Friday, June 09, 2006

Consequences of criminal conduct

I've got a couple of clients dealing with the consequences of their actions. One is facing a long prison term. The other will be out soon, but discovered a different kind of problem the other day.

His wife and young son visited him. He had talked with both on the phone some in the last couple months, but for some reason the authorities made it nearly impossible for him to call them. He and his wife continued to communicate by letter, but his communication with his son was virtually cut off.

So when his son visited him, he would not talk to his father. They only had 30 minutes for the visit, which was not enough time for the son to warm up, so the visit ended without any genuine contact between them.

This was clearly a crushing experience for the father.

It's something I don't think occurs to a lot of people who get involved in crime. They have some sense that they might go to jail, but they generally are unaware of how their actions might affect their family.

While I am in a sense criticizing my client, I'm more concerned with how our criminal process (I will not call it a criminal justice system since it is so unjust) fails to recognize these family consequences and fails to make efforts to preserve family relationships.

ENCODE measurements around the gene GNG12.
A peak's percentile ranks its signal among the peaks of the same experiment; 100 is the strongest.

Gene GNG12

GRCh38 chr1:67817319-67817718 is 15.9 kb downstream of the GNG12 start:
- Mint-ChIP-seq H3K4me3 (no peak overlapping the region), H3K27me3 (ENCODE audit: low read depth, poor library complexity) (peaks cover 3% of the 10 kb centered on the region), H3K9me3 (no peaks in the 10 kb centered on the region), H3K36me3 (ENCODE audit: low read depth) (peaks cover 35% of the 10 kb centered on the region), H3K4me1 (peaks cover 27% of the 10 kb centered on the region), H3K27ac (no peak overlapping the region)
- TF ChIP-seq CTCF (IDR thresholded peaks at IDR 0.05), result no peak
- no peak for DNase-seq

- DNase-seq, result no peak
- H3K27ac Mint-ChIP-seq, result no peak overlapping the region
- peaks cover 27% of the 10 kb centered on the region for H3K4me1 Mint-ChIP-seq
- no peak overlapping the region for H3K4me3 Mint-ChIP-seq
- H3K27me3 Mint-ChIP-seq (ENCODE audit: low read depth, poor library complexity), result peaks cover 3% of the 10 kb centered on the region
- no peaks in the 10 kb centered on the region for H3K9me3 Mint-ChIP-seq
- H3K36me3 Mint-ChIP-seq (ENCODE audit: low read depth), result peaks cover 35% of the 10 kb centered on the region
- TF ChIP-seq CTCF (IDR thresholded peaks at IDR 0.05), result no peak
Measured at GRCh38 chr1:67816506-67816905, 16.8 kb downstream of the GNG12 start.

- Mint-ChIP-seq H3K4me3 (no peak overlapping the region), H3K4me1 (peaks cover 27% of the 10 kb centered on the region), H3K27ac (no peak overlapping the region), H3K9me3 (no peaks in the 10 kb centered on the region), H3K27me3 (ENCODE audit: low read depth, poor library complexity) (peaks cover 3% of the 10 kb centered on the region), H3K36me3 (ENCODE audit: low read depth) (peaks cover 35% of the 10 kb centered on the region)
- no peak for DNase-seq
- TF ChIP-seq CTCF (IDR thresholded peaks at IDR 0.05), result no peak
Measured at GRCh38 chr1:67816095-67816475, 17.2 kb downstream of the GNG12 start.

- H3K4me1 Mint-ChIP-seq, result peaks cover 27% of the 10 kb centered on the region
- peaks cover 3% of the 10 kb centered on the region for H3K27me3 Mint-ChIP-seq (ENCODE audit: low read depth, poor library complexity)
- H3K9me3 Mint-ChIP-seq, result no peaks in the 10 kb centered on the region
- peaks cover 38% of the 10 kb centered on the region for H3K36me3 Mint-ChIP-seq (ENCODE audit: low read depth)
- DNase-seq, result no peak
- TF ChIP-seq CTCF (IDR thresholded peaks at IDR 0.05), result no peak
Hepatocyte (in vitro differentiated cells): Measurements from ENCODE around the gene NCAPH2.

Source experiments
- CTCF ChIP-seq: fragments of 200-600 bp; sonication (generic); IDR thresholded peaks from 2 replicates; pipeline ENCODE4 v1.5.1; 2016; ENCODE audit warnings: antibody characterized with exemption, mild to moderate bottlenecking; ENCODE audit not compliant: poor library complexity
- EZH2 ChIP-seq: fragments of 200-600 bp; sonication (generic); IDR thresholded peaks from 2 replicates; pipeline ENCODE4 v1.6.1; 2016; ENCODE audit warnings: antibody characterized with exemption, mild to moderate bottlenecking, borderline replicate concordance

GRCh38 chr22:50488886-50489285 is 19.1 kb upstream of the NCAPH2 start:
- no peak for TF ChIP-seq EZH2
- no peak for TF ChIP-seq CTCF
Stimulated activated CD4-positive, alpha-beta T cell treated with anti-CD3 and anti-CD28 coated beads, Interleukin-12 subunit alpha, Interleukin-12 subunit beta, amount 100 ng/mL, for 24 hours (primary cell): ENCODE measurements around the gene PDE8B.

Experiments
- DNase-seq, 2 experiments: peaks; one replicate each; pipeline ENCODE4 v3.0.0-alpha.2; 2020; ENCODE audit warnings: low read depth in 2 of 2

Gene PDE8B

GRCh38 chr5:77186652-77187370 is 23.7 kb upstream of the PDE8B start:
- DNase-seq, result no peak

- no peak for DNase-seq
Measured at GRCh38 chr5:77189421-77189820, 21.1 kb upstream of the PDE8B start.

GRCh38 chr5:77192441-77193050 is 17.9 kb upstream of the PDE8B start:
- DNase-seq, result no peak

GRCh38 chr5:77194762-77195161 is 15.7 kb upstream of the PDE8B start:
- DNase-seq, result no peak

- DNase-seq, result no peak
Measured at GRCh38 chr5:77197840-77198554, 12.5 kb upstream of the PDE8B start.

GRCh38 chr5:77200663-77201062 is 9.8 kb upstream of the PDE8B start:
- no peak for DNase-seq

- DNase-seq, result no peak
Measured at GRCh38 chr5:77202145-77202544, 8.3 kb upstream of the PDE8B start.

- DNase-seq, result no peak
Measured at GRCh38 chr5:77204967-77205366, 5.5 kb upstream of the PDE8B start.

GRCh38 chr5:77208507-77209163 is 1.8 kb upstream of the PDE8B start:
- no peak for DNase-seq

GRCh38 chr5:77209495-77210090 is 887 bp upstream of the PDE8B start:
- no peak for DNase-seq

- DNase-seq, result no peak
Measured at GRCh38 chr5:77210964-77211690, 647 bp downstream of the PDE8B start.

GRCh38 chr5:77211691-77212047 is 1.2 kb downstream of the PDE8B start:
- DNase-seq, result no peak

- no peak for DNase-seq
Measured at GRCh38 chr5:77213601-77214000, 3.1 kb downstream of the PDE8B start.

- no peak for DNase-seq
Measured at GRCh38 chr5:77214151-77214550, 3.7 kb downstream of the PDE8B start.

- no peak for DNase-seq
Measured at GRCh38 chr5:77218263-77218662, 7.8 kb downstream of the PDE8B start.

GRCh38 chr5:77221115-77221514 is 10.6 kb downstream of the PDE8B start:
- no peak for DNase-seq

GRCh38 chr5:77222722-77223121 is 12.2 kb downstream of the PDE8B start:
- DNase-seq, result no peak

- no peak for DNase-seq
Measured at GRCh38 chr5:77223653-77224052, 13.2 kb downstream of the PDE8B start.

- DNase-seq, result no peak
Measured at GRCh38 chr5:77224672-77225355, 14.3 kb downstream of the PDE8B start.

It's a common problem in New York. A downstate man gets arrested, convicted, and eventually shipped to an upstate prison. Five hours away from NYC, with virtually no meaningful public transit. And the inmates can only call home collect, at exorbitant rates. You would think the families could get a toll free number, but the inmates are not allowed to call toll free numbers. Why? Because that would cut into the prison's revenue from the collect-call scam.

If you were ever looking for a worthwhile charity, look into Prison Families of New York.

You may be the kind of person who wants to punish criminals, but do you really want to punish their families too?

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